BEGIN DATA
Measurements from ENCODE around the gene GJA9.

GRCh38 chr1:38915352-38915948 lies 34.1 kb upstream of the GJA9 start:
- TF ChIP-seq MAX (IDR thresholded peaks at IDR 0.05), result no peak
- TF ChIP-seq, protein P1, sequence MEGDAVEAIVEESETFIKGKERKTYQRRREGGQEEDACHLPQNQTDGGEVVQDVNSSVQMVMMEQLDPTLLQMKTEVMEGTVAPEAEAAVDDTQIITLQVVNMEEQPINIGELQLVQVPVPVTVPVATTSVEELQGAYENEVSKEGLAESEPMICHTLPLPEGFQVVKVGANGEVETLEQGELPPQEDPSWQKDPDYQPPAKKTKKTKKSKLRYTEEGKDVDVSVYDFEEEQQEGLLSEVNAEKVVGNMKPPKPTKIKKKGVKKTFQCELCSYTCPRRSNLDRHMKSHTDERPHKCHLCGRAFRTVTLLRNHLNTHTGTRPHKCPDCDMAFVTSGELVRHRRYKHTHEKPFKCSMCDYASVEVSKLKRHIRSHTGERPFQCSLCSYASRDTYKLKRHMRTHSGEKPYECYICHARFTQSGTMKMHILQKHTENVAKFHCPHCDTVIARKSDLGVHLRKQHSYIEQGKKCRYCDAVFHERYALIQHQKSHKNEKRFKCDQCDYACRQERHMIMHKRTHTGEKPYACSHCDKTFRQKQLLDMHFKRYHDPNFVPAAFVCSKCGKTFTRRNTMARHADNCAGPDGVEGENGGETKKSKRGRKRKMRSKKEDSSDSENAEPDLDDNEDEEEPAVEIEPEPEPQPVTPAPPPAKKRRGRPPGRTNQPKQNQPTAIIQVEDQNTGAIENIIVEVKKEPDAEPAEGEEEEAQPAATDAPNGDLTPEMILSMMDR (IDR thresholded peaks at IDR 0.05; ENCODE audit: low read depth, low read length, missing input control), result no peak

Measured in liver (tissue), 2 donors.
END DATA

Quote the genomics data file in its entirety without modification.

Measurements from ENCODE around the gene GJA9.

GRCh38 chr1:38915352-38915948 lies 34.1 kb upstream of the GJA9 start:
- TF ChIP-seq MAX (IDR thresholded peaks at IDR 0.05), result no peak
- TF ChIP-seq, protein P1, sequence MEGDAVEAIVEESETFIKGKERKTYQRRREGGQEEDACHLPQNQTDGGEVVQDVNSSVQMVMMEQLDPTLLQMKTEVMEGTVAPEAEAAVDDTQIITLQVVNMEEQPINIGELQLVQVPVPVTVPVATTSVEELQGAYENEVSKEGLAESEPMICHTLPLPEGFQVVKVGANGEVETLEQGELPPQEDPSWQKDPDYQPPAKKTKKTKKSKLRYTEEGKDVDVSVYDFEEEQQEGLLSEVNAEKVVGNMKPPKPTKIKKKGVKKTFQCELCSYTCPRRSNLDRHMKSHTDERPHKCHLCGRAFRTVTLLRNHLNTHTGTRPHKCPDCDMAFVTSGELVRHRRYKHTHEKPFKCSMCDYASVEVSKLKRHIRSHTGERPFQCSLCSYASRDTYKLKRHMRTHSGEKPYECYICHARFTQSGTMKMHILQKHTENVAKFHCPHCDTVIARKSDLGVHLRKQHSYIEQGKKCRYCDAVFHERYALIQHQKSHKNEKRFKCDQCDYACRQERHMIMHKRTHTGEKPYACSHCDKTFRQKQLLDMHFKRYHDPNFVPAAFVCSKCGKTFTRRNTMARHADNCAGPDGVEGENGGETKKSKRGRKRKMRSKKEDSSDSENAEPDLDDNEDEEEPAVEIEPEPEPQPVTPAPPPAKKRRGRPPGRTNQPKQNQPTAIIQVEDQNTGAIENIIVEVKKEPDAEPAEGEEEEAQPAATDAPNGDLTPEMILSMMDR (IDR thresholded peaks at IDR 0.05; ENCODE audit: low read depth, low read length, missing input control), result no peak

Measured in liver (tissue), 2 donors.